I am English by birth, Scottish by choice and Pakistani by heritage.
Bet you didn’t know that, huh?
I’ve been going to this creative writing thing run by the Art Stop. It’s been really interesting. Recently we were discussing International Women’s Day, and the talk went to sexism. That got me thinking about a culture I haven’t been a part of for a long time, a culture that still has an impact on me.
My maternal grandparents came to Britain in the late sixties. My mother was born in this country, but she was brought up as if she were still in Pakistan. My father, however, was born and brought up in Pakistan. On my mother’s side I am what is known as the ‘second generation’ – on my father’s, I am the ‘first generation’. I was brought up with a mixed message. I don’t blame my parents. I blame my mother’s parents. And the society we were a part of.
In Pakistani society women are viewed as second class citizens. There’s little expected of us other than marrying into a respectable family, and giving birth to multiple children. There are rules and regulations which are apparently the prophet Mohammed’s words.
When I was growing up I was taught that a woman is seen and not heard. A woman does not have opinions. A woman does not question what her ‘superiors’ say. I was brought up to believe that a woman could do nothing without a man by her side. Be that her father, brother, husband or uncle. I was brought up to believe that a woman would amount to nothing without a man. A woman does precisely what her father tells her to until she marries the man he chooses. She then does exactly what her husband tells her to do, even if it goes against everything she has been brought up to believe. She needs her husbands permission to go out, to stay in, to speak. She serves her husband first. She waits for her husband to eat dinner before she can. If her husband asks for a glass of water, she is expected to hold it until he takes it from her – no placing the glass on the coffee table!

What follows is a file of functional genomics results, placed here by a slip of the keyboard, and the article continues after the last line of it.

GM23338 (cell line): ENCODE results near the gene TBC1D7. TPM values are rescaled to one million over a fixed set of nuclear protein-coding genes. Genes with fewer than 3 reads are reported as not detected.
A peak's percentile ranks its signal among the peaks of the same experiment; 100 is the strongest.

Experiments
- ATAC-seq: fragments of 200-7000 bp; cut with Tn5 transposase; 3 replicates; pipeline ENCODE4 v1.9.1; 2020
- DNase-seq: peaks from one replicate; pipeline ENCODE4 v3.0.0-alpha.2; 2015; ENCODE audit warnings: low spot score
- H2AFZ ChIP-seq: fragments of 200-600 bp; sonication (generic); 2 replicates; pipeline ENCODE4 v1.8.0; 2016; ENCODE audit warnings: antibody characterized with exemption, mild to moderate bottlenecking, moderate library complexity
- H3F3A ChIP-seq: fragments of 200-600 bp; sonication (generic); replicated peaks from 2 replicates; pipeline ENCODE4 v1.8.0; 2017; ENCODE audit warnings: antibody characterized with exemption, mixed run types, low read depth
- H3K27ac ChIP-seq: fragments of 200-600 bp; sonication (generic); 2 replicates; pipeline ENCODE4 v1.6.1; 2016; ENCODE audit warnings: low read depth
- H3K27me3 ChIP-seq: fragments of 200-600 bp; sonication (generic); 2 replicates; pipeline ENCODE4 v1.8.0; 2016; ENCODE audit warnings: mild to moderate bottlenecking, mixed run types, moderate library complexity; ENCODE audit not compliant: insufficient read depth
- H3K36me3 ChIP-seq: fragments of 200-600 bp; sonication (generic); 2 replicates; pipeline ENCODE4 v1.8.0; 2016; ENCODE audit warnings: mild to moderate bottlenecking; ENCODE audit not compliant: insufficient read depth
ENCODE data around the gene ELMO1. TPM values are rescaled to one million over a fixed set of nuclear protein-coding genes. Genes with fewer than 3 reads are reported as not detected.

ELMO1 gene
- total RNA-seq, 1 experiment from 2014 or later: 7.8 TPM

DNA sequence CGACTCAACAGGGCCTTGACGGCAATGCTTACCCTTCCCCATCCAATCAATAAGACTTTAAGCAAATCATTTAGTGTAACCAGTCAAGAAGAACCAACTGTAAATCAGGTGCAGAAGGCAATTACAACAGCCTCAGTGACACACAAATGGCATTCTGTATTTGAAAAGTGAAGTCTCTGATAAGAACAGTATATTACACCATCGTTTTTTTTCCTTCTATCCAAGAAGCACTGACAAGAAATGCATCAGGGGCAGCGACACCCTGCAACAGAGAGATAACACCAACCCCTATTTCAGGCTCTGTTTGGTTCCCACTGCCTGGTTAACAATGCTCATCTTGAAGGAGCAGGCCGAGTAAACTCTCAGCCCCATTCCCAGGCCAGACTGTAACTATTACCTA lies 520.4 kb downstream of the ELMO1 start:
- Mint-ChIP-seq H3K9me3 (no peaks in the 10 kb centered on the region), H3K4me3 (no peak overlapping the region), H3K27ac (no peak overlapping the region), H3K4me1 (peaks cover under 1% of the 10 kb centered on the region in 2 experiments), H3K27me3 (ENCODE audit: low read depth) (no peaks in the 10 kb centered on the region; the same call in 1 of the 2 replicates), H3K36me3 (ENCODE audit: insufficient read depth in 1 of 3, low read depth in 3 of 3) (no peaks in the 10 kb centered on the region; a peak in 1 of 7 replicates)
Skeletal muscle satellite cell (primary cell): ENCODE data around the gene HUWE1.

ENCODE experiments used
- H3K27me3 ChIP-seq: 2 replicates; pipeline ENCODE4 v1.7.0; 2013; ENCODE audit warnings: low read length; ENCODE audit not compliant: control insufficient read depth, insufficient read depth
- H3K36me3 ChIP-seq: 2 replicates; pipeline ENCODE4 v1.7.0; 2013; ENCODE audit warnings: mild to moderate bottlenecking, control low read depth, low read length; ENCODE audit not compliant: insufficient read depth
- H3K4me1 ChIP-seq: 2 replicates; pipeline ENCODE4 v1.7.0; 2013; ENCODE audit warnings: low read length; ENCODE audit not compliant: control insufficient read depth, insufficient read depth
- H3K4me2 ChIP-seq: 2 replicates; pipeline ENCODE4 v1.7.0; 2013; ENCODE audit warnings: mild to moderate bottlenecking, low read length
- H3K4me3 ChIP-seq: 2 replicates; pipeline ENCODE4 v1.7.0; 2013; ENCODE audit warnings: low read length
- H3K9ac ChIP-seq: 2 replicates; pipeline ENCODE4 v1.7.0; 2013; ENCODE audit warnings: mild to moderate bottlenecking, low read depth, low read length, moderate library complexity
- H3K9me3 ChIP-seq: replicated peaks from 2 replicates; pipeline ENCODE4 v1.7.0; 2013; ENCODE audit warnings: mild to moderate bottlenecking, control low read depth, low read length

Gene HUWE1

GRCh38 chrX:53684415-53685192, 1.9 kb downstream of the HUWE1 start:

Islam talks about equality among the sexes, it talks about a woman being able to gain knowledge and travel the world if she so wishes, it talks about a woman having a choice in life. It also tells us that a man may take up to four wives, but a woman can only have one husband. It tells us that a man may marry a Christian or a Jew and convert her to Islam, but a woman may not marry a man of another faith, even if he converts to Islam to be with her. Pakistani culture takes these little things and blows them out of proportion. They tell women that they are no more than baby making machines, who have no say in life.
Thankfully, things are slowly changing. Pakistani women are gaining more independence – they are going to university, getting jobs and marrying who they wish to marry. There are still the people who wish to keep women downtrodden.
It confuses me, and irks me, and basically annoys the crap out of me. Boy am I glad I had a good reason to get the fuck away from all of it.